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Adaptive Algorithms Using Bounded Memory Are Inherently Non-uniform

  • Burkhard Englert
Conference paper
Part of the Lecture Notes in Computer Science book series (LNCS, volume 4330)

Abstract

Distributed protocols that run in dynamic environments such as the Internet are often not able to use an upper bound on the number of potentially participating processes. In these settings adaptive and uniform algorithms are desirable where the step complexity of all operations is a function of the number of concurrently participating processes (adaptive) and the algorithm does not need to know an upper bound on the number of participating processes (uniform). Adaptive algorithms, however, are generally not adaptive with respect to their memory consumption – if no upper bound on the number of participating processes is known in advance – they require unbounded MWMR registers and an unbounded number of such registers (even if only finitely many distinct processes appear), making them impractical for real systems. In this paper we ask whether this must be the case: Can adaptive algorithms where no upper bound on the number of participating processes is known in advance be uniformly implemented with finite memory (if only finitely many distinct processes keep reappearing)? We will show that in the dynamic setting it is impossible to implement long-lived adaptive splitters, collect and renaming with infinitely many bounded MWMR registers, making such adaptive algorithms impractical in dynamic settings. On the positive side we provide algorithms that implement a long-lived uniform adaptive splitter if unbounded registers are available and that implement a non-uniform adaptive splitter with finitely many bounded registers if an upper bound on the number of participating processes is known in advance.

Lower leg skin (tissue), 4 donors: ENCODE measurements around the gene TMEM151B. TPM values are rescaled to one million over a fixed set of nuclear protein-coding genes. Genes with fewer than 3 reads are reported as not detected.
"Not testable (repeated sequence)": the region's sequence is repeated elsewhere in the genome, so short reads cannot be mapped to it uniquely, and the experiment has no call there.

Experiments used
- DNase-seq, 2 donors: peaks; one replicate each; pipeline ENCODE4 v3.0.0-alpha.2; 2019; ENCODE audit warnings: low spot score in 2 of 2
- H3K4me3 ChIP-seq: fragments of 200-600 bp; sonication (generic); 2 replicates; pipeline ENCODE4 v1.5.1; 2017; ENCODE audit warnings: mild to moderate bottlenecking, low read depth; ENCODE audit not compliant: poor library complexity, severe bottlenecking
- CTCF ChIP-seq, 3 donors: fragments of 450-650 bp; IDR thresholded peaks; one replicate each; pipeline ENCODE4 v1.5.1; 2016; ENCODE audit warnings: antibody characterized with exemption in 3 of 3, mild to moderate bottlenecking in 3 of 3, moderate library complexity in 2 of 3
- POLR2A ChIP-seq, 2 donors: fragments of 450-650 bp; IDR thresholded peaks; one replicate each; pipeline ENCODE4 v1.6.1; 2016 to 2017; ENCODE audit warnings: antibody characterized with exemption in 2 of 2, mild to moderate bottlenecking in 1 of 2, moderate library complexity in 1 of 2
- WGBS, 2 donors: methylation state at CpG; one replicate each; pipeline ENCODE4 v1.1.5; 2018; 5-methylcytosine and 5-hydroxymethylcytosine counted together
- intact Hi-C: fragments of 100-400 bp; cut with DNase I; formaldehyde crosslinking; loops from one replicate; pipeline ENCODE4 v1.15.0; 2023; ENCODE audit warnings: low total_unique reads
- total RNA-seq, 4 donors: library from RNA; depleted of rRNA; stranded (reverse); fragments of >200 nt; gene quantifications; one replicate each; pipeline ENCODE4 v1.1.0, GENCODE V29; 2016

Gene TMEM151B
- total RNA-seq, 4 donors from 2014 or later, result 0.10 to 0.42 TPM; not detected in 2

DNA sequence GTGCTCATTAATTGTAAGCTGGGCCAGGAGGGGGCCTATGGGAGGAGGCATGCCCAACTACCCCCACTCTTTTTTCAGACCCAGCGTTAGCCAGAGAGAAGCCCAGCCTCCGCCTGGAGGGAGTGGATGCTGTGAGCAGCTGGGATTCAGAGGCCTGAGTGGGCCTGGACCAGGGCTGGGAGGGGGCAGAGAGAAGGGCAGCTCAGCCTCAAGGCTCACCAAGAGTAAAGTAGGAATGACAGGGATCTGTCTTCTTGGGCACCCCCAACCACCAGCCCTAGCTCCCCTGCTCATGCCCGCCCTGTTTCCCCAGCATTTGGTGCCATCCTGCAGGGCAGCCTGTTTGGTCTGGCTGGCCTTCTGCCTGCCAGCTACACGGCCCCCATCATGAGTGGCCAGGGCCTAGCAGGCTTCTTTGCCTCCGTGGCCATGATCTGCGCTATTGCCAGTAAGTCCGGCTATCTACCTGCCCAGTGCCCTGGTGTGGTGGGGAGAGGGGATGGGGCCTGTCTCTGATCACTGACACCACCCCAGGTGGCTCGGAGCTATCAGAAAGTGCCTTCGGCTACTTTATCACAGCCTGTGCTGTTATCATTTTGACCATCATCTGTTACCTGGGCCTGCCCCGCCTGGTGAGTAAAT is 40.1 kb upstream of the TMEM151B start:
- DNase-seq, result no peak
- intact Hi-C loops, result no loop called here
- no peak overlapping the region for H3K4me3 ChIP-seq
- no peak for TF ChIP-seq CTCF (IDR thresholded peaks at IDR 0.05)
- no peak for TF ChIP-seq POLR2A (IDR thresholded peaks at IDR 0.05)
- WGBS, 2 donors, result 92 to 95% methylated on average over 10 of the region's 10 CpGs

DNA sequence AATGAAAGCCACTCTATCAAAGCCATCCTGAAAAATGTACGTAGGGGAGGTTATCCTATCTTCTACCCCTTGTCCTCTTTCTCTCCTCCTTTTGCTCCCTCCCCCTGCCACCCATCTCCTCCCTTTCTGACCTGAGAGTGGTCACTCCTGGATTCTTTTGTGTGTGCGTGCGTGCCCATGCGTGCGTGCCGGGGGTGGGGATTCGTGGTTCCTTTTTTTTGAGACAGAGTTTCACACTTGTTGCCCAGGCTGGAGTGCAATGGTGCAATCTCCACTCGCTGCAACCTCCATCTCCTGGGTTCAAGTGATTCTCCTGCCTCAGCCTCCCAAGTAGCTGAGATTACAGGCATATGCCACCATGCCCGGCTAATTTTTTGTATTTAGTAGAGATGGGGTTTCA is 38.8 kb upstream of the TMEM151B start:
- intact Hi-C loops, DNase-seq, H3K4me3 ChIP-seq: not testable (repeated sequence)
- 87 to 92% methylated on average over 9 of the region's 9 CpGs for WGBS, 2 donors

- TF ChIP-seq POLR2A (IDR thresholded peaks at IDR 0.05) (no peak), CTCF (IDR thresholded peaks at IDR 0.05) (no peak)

Keywords

Shared Memory Adaptive Algorithm Busy Period Mutual Exclusion Distinct Process 
These keywords were added by machine and not by the authors. This process is experimental and the keywords may be updated as the learning algorithm improves.

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Copyright information

© Springer-Verlag Berlin Heidelberg 2006

Authors and Affiliations

  • Burkhard Englert
    • 1
  1. 1.Dept. of Comp. Engr. & Comp. ScienceCalifornia State University Long BeachLong BeachUSA

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